Fostering an Ecosystem of Leadership Growth






This blog is a condensed summary of the article Better Pond, Bigger Fish published by Deloitte University Press.

If your leaders are immersed in a workplace that does not support their formal leadership development efforts, returns on leadership programs will likely be limited. Our recent global study[1] reveals that while less mature companies tend to purely focus on formal leadership programs, the most mature organizations embed leadership growth into their daily work processes. They focus on the cul­ture and design aspects of their organization in a way that enhances business outcomes and re­sults in a higher percentage of leaders with crit­ical leadership capabilities. At the same time, compared to their less mature counter parts, organizations that are characterized by high leadership maturity report[2]:

  • A 37 percent higher revenue per employee
  • A 9 percent higher gross profit margin

They also are[3]:

  • 5 times more likely to be highly effective at anticipating and responding to change
  • 10 times more likely to be highly effective at identifying and developing leaders

Practices to Reinforce Culture and Context for Leader Growth

Communicating the leadership profile: Regardless of the behavioral variability entailing different roles, companies should have a clear understanding of capabilities, behaviors, and attributes of a successful leader in the organization. It’s also important to define what the company stands for, and specify which capabilities enable leaders to execute the busi­ness strategy. Often neglected in less mature com­panies, talking about the organization’s “lead­ership profile” is essential for laying the groundwork for leadership development. Companies that effectively communicate their desired leadership profile are five times more likely to excel at identifying and develop­ing leaders.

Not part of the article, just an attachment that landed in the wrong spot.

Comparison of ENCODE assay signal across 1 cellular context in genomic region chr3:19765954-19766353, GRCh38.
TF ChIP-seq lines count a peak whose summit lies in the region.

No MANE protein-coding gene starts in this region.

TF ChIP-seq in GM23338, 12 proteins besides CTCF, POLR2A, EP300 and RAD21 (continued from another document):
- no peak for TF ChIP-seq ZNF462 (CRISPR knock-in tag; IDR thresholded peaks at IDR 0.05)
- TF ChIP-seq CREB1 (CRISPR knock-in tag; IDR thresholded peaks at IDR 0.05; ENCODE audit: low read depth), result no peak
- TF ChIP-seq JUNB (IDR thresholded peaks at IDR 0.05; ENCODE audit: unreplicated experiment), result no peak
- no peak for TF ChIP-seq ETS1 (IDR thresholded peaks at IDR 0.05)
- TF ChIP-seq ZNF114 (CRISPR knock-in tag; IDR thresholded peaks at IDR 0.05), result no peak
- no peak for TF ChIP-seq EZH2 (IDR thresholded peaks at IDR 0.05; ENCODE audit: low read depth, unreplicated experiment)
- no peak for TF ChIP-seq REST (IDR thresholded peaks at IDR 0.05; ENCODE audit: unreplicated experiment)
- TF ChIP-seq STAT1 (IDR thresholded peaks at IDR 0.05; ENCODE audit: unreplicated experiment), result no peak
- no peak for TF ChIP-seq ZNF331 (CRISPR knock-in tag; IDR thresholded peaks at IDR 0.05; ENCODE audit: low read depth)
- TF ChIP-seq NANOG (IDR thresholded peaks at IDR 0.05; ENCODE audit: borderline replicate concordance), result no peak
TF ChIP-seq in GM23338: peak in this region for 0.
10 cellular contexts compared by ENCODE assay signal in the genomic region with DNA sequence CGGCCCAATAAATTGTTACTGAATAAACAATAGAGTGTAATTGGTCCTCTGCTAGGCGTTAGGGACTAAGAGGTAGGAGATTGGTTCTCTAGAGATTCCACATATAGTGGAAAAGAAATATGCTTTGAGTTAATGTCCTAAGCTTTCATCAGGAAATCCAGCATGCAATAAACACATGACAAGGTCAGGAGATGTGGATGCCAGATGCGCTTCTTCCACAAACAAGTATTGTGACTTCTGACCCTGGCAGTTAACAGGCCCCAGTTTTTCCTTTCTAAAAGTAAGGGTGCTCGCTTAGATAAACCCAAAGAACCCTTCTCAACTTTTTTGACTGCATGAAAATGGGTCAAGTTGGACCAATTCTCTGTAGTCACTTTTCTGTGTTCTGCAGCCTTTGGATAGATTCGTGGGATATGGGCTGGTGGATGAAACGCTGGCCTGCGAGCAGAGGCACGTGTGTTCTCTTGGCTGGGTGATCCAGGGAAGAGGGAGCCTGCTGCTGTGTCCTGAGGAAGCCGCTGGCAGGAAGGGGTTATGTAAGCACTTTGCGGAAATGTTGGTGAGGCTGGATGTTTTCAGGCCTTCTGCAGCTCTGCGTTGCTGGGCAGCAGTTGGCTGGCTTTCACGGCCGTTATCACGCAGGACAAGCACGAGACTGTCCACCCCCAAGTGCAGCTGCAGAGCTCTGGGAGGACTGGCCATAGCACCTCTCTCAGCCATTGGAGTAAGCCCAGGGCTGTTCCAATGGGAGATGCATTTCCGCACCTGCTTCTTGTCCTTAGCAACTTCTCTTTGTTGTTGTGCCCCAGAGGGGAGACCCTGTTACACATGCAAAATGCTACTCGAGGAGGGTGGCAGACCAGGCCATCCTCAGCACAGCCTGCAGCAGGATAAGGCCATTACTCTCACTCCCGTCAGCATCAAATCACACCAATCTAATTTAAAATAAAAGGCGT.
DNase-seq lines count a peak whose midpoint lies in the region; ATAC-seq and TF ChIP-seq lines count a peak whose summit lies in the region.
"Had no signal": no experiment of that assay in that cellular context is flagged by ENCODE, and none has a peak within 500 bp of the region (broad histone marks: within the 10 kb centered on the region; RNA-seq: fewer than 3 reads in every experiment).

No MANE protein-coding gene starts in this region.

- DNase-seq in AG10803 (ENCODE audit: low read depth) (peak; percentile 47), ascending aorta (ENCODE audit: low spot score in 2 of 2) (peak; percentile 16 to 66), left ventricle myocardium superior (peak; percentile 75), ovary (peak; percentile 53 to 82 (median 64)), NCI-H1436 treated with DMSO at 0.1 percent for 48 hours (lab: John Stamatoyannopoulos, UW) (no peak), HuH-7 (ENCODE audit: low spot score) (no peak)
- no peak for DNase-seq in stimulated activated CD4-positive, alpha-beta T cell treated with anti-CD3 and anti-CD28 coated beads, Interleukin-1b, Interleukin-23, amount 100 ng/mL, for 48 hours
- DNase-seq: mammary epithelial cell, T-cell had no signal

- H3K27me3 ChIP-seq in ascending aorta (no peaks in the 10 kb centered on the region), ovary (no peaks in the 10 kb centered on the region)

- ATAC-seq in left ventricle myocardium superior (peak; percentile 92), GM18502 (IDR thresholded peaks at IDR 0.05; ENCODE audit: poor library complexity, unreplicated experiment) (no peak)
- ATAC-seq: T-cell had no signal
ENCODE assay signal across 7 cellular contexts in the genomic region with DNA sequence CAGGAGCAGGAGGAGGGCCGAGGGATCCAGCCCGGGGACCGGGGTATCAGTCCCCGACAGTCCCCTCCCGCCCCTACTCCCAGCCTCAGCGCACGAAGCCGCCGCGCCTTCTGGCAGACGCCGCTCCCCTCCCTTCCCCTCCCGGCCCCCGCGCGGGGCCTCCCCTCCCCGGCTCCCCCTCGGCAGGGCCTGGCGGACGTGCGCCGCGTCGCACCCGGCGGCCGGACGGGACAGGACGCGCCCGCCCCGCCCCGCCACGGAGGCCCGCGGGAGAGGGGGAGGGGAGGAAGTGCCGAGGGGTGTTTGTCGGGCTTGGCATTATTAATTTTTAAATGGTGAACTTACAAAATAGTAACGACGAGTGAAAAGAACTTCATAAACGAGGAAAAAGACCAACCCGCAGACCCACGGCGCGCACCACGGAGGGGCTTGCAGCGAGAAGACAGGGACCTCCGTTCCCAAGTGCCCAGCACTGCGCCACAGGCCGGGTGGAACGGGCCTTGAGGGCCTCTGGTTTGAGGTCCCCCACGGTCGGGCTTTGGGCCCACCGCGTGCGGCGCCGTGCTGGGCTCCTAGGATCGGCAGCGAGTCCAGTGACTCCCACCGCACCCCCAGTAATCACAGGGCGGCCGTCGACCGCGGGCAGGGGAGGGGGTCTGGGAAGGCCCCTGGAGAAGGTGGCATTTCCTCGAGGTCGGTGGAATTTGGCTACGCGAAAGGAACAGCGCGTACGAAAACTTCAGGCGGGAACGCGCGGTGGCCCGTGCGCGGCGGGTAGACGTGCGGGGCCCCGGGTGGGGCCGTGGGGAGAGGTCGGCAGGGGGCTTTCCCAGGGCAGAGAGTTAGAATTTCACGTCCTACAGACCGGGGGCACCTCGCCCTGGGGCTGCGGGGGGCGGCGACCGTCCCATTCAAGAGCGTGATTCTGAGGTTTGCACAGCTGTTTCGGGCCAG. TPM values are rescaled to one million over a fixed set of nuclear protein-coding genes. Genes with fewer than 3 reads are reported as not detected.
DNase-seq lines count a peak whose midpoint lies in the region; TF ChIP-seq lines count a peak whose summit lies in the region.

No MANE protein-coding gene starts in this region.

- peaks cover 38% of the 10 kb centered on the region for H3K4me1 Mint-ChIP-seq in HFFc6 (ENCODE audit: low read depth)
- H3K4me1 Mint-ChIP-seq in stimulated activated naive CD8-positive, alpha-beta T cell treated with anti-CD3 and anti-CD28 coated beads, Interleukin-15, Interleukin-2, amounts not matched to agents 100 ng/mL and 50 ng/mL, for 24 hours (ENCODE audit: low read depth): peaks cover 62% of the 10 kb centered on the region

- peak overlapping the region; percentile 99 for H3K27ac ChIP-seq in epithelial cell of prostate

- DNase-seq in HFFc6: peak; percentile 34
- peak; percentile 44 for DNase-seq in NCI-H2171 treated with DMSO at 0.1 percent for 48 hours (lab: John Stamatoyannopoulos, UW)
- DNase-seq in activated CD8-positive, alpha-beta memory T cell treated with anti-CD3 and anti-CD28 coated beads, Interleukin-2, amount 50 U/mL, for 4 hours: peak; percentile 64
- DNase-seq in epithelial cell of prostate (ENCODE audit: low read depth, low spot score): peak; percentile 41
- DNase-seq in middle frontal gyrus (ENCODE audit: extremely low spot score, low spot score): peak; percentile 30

Many organizations have carefully crafted leadership competency profiles—but relatively few leaders actually know or use them. Worse, many com­panies cannot effectively measure against them. An antidote is to consistently and explicitly promote your company’s view of what effective leadership looks like.

Fostering a ‘risk-taking’ climate: Most mature companies encourage risk-taking to grow lead­ership capability. However, risk-taking endeavors can be nipped in the bud rather quickly in a risk-intolerant cul­ture where others frown upon developing and acting on new concepts and ideas. Our data suggest that many organizations struggle with creating a culture that values risk-taking, but those that enable it are five times more likely to anticipate change and respond to it effectively and efficiently, and seven times more likely to innovate than others that do not. Thus, it is important to nurture an ecosystem that allows and encourages the exploration of new concepts and ideas on a daily basis. Fos­tering an ecosystem of “experimenting” behaviors as part of organizational culture creates a breeding ground for supe­rior leadership capabilities.